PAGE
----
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Denotation vs. Connotation

fertilizer

[fur-tl-ahy-zer] /ˈfɜr tlˌaɪ zər/
noun
1.
any substance used to fertilize the soil, especially a commercial or chemical manure.
2.
a person, insect, etc., that fertilizes an animal or plant:
Bees are fertilizers of flowers.
Origin of fertilizer
1655-1665
1655-65; fertilize + -er1
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Based on the Random House Dictionary, © Random House, Inc. 2015.
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British Dictionary definitions for fertilizer

fertilizer

/ˈfɜːtɪˌlaɪzə/
noun
1.
any substance, such as manure or a mixture of nitrates, added to soil or water to increase its productivity
2.
an object or organism such as an insect that fertilizes an animal or plant
Collins English Dictionary - Complete & Unabridged 2012 Digital Edition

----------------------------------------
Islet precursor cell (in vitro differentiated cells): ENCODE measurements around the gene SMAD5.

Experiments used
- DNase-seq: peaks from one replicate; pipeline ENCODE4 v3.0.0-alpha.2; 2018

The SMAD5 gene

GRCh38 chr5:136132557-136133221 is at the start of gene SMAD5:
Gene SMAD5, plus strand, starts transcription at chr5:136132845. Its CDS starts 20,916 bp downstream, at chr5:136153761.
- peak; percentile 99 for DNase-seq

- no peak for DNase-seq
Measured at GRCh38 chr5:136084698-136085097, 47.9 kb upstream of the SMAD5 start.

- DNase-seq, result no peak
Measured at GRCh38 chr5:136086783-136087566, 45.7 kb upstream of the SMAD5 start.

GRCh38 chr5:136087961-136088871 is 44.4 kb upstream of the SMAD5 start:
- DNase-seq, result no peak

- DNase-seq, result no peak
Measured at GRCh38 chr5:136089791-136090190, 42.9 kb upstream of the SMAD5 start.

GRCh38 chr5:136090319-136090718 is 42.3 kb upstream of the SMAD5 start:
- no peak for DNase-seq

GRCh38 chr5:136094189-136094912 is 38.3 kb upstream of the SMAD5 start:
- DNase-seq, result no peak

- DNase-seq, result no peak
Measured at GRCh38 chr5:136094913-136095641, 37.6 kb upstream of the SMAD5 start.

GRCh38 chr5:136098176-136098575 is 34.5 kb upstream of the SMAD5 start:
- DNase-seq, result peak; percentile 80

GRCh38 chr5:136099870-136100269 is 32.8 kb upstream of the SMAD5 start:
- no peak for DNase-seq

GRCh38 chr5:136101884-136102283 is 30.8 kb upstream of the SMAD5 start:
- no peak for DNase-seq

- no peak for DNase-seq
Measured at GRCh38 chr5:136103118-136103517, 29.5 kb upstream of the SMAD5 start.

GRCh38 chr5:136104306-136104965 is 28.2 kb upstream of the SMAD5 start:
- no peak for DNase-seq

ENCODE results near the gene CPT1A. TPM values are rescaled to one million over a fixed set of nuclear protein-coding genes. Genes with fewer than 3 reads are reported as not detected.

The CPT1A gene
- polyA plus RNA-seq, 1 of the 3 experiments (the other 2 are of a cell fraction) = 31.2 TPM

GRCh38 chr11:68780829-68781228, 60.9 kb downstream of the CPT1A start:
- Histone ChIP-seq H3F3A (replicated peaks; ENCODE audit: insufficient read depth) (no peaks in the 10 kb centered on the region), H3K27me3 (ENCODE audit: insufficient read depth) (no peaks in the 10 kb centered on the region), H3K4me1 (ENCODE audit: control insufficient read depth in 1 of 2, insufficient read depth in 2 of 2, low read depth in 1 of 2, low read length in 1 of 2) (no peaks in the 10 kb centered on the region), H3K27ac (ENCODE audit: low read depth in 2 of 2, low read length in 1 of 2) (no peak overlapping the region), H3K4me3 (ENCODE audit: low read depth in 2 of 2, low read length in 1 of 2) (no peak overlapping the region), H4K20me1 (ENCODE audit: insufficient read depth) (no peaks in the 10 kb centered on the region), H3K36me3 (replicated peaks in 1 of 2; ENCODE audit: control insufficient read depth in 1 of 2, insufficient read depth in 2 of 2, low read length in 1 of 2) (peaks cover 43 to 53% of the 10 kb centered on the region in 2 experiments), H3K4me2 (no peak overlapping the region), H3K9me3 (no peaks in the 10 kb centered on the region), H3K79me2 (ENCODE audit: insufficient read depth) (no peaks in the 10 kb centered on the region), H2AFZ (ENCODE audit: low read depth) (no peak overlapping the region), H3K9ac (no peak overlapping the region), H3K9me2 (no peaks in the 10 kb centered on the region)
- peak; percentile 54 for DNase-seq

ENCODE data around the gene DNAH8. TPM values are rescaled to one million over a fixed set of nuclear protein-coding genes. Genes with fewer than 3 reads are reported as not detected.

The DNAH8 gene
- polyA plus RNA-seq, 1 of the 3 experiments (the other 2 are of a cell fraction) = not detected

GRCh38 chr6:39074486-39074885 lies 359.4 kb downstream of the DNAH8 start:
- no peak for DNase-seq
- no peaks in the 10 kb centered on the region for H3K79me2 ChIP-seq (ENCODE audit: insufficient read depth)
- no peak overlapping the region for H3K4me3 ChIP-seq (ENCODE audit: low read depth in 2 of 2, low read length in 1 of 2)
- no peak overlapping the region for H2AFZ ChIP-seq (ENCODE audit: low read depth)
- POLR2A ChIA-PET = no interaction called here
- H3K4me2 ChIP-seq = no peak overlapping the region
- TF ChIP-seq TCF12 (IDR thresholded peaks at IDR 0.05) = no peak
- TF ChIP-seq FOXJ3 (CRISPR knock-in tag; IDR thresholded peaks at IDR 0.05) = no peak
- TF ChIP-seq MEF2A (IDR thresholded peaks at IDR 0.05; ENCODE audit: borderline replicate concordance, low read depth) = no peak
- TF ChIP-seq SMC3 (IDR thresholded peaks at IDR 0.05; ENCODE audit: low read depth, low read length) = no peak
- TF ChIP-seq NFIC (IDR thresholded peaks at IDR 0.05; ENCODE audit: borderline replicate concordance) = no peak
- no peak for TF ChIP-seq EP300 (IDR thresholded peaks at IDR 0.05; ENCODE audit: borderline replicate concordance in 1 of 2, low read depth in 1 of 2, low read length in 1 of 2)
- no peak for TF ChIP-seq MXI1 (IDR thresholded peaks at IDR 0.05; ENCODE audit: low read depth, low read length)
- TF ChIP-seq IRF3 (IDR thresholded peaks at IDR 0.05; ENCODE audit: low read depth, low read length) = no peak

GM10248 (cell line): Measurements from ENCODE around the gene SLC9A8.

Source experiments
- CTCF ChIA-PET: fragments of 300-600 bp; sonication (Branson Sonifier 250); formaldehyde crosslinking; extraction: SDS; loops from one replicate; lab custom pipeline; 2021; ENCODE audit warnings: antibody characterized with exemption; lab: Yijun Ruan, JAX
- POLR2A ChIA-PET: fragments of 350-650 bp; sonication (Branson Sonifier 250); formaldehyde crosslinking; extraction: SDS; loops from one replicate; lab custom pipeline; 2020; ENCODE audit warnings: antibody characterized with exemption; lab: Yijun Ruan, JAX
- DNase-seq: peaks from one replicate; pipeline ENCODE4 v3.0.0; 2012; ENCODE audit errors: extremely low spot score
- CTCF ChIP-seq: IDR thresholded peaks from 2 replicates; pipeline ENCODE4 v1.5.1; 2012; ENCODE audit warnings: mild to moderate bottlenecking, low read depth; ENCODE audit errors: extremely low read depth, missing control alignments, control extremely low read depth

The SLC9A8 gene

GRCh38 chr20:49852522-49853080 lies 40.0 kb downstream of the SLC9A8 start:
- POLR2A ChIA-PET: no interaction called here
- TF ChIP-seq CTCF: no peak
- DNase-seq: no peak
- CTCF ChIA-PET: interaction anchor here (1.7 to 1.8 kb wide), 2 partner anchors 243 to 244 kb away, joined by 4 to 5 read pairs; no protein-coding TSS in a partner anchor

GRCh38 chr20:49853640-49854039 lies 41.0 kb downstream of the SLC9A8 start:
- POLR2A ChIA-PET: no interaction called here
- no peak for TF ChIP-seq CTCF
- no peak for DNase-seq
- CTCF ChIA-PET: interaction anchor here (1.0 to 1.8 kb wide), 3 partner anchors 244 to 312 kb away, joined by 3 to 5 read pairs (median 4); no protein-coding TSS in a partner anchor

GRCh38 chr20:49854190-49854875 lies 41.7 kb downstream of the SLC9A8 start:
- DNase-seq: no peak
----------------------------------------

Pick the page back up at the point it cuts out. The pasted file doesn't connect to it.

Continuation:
© William Collins Sons & Co. Ltd. 1979, 1986 © HarperCollins
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Word Origin and History for fertilizer
n.

1660s, "a person who fertilizes," agent noun from fertilize. As a euphemism for "manure," from 1846.

Online Etymology Dictionary, © 2010 Douglas Harper
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fertilizer in Science
fertilizer
  (fûr'tl-ī'zər)   
Any of a large number of natural and synthetic materials, including manure and compounds containing nitrogen, phosphorus, and potassium, spread on or worked into soil to increase its capacity to support plant growth. Synthetic fertilizers can greatly increase the productivity of soil but have high energy costs, since fossil fuels are required as a source of hydrogen, which is necessary to fix nitrogen in ammonia.
The American Heritage® Science Dictionary
Copyright © 2002. Published by Houghton Mifflin. All rights reserved.
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22
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